The definition of worldview
According to Wikipedia, a worldview “is the fundamental cognitive orientation of an individual or society encompassing natural philosophy, fundamental existential and normative postulates or themes, values, emotions, and ethics. The term is a loan translation or calque of German Weltanschauung, composed of Welt, ‘world’, and Anschauung, ‘view’ or ‘outlook’. It is a concept fundamental to German philosophy and epistemology and refers to a wide world perception. Additionally, it refers to the framework of ideas and beliefs through which an individual interprets the world and interacts with it.”
What is a Christian worldview?
A Christian worldview “is identified primarily as a set of doctrines or a system of beliefs” 
Francis Beckwith offers a definition of worldview. He says,
What we mean is that the Christian faith is a philosophical tapestry of interdependent ideas, principles, and metaphysical claims that are derived from the Hebrew-Christian Scriptures as well as the creeds, theologies, communities, ethical norms, and institutions that have flourished under the authority of these writings. These beliefs are not mere utterances of private religious devotion but are propositions whose proponents claim accurately instruct us on the nature of the universe, human persons, our relationship with God, human communities and the moral life. 
Christian thinker James W. Sire defines a worldview as “a commitment, a fundamental orientation of the heart, that can be expressed as a story or in a set of presuppositions (assumptions which may be true, partially true, or entirely false) which we hold (consciously or subconsciously, consistently or inconsistently) about the basic construction of reality, and that provides the foundation on which we live and move and have our being.” He suggests that “we should all think in terms of worldviews, that is, with a consciousness not only of our own way of thought but also that of other people, so that we can first understand and then genuinely communicate with others in our pluralistic society.” 
The impact of a Christian worldview
This construction of a Christian worldview creates a Christian faith that is dualistic and reductionistic. It reduces the Christian faith primarily to a set of ideas, principles, claims and propositions that are known and believed. The goal of this is to create ¢â‚¬Å“correct¢â‚¬ thinking. This relies on the description of Descartes: thinking things that are containers for ideas. This generates a rationalistic view of self where we are not only reduced to thinking things but are seen as things whose bodies are nonessential containers for our minds. This also creates our dualistic approach: There is a distinction between our bodies and minds and neither affects the other.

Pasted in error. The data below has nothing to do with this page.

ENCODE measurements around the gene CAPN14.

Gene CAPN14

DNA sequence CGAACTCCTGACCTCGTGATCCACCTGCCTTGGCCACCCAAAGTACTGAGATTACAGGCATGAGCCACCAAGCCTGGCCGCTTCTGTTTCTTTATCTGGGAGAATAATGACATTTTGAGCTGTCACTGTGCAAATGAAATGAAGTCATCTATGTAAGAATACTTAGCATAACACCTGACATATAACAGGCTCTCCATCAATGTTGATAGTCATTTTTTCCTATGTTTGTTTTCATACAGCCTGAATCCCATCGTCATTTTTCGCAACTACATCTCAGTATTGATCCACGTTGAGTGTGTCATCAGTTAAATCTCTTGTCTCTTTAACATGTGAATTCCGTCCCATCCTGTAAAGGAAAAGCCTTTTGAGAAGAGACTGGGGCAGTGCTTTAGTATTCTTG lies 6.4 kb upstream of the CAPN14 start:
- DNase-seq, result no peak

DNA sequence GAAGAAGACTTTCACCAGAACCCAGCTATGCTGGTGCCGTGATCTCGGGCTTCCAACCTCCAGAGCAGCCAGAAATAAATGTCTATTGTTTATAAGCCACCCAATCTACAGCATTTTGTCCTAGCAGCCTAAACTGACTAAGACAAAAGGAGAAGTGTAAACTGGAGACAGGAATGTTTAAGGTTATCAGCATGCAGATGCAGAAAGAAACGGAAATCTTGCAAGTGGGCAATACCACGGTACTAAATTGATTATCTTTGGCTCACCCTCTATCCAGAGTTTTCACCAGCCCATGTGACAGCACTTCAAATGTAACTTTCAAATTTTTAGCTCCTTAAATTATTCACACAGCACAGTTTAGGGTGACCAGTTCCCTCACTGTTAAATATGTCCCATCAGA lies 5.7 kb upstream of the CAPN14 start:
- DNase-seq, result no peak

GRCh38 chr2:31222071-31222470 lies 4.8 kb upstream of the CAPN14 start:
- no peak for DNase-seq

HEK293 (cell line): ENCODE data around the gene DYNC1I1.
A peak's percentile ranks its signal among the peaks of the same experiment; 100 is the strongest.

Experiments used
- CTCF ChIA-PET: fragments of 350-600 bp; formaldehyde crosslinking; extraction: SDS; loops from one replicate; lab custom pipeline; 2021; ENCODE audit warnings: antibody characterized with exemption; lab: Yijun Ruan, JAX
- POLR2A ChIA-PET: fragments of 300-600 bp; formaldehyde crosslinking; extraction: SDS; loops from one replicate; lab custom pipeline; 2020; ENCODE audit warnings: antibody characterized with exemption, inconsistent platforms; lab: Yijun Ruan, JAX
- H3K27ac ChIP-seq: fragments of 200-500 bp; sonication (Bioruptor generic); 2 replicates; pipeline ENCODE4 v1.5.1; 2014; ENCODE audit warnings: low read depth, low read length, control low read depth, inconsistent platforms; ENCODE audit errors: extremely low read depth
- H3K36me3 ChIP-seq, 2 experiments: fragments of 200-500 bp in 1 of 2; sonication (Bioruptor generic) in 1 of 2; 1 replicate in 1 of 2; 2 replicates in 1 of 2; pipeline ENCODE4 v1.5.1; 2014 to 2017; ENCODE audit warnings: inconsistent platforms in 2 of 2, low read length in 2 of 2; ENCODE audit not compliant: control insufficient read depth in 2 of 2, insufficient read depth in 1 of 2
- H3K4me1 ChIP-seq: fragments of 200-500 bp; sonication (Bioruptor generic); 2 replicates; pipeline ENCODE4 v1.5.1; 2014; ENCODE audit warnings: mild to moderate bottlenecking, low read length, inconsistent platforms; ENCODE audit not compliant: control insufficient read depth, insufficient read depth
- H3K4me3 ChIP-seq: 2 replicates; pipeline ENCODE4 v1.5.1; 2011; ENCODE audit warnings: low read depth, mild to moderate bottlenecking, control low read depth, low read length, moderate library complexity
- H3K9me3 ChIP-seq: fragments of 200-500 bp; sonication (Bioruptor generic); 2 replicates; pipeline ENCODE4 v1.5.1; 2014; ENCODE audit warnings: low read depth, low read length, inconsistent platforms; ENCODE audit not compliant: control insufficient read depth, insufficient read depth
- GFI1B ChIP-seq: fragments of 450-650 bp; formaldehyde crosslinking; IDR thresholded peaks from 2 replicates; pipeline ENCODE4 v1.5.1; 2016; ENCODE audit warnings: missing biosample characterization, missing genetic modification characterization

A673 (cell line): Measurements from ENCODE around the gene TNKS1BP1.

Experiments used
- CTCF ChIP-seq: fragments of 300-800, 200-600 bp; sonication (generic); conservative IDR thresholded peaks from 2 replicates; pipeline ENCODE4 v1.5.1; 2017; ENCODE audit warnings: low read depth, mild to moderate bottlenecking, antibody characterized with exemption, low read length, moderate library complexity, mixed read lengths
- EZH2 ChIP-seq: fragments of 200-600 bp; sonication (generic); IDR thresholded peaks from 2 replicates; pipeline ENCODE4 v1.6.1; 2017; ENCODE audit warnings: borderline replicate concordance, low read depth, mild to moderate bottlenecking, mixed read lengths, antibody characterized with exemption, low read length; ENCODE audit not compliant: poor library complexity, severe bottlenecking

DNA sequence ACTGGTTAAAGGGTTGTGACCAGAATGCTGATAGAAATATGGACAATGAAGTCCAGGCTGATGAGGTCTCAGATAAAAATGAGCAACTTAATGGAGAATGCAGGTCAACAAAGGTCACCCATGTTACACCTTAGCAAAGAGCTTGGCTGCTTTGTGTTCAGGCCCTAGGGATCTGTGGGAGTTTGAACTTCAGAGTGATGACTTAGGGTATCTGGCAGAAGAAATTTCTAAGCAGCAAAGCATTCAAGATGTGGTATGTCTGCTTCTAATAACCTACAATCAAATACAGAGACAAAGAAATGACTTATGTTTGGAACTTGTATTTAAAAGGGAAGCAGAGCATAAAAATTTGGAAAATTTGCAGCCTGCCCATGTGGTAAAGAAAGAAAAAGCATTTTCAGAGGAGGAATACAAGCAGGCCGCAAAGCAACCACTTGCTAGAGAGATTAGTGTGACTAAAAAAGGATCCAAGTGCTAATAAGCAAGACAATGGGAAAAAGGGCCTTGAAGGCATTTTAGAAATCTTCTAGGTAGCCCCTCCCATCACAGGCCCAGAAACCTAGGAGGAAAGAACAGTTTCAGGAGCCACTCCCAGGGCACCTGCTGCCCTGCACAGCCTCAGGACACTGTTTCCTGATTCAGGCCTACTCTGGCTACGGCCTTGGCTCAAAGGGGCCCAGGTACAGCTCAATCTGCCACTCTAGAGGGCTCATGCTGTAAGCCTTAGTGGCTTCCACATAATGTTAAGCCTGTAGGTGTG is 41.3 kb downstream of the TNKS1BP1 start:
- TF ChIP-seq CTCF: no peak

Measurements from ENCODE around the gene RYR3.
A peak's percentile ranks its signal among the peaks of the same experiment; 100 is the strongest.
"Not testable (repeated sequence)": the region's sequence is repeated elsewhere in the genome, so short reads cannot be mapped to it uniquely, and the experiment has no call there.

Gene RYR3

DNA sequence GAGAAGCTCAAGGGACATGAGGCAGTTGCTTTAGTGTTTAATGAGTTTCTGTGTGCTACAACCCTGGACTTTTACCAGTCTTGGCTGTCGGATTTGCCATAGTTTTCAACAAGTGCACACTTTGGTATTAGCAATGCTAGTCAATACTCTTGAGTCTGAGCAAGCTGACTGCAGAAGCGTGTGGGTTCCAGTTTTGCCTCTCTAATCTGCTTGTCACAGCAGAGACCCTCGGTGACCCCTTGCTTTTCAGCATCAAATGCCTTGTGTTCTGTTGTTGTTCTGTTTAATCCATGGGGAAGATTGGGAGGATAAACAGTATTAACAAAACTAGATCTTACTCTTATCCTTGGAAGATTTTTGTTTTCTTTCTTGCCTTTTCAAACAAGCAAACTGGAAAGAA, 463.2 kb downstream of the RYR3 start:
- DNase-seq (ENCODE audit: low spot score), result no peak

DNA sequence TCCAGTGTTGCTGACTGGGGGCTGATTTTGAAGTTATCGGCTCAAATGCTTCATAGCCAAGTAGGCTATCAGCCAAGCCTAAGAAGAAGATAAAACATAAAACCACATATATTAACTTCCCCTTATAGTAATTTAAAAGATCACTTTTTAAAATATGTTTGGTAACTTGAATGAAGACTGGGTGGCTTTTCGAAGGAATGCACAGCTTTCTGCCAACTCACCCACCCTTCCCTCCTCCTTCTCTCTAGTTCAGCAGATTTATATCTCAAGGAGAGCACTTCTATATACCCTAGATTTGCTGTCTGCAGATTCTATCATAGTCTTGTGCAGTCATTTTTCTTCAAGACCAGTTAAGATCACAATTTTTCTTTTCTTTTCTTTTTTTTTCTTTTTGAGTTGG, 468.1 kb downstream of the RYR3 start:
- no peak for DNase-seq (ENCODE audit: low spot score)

Humans, however, are fundamentally desiring creatures. We are what we love, and our love is shaped, primed, and aimed by liturgical practices that take hold of our heart and aim it to certain ends. Humans are primarily lovers, not thinkers or believers.
Being a disciple of Jesus, therefore, is not primarily about getting the right ideas and doctrines and beliefs into the mind in order to develop the correct behavior. It is a matter of being the kind of person who loves rightly ¢â‚¬“ who loves God and neighbor and is oriented to the world by the primacy of that love. We are made to be such people by our immersion in the material practices of Christian worship.
There are two correlates to a cognitive emphasis of humanity. First, the focus on a Christian worldview as beliefs and doctrines marginalizes or ignores the centrality of distinctly Christian practices that constitute worship – arguably the single more important thing a Christian does. Second, it marginalizes the body and all that makes up the body, including imagination. The focus on the cognitive reduces the need for a community. In fact, there is no need for the body. The body focuses on practices and rituals, what Christians do. Worldview as beliefs and doctrines focus on what people believe, on an assent to ideas and thoughts, not actions.
In my next post, I will look at an alternate concept to worldview thinking.
 James K.A. Smith, Desiring the Kingdom: Worship, Worldview, and Cultural Formation (Cultural Liturgies), 31.
 Francis Beckwith,To Everyone an Answer: A Case for the Christian Worldview: Essays in Honor of Norman L. Geisler as quoted in James K.A. Smith, Desiring the Kingdom: Worship, Worldview, and Cultural Formation (Cultural Liturgies), 31-32.
 James W. Sire The Universe Next Door: A Basic Worldview Catalog, 5th Edition, 15-16
 Smith, 32.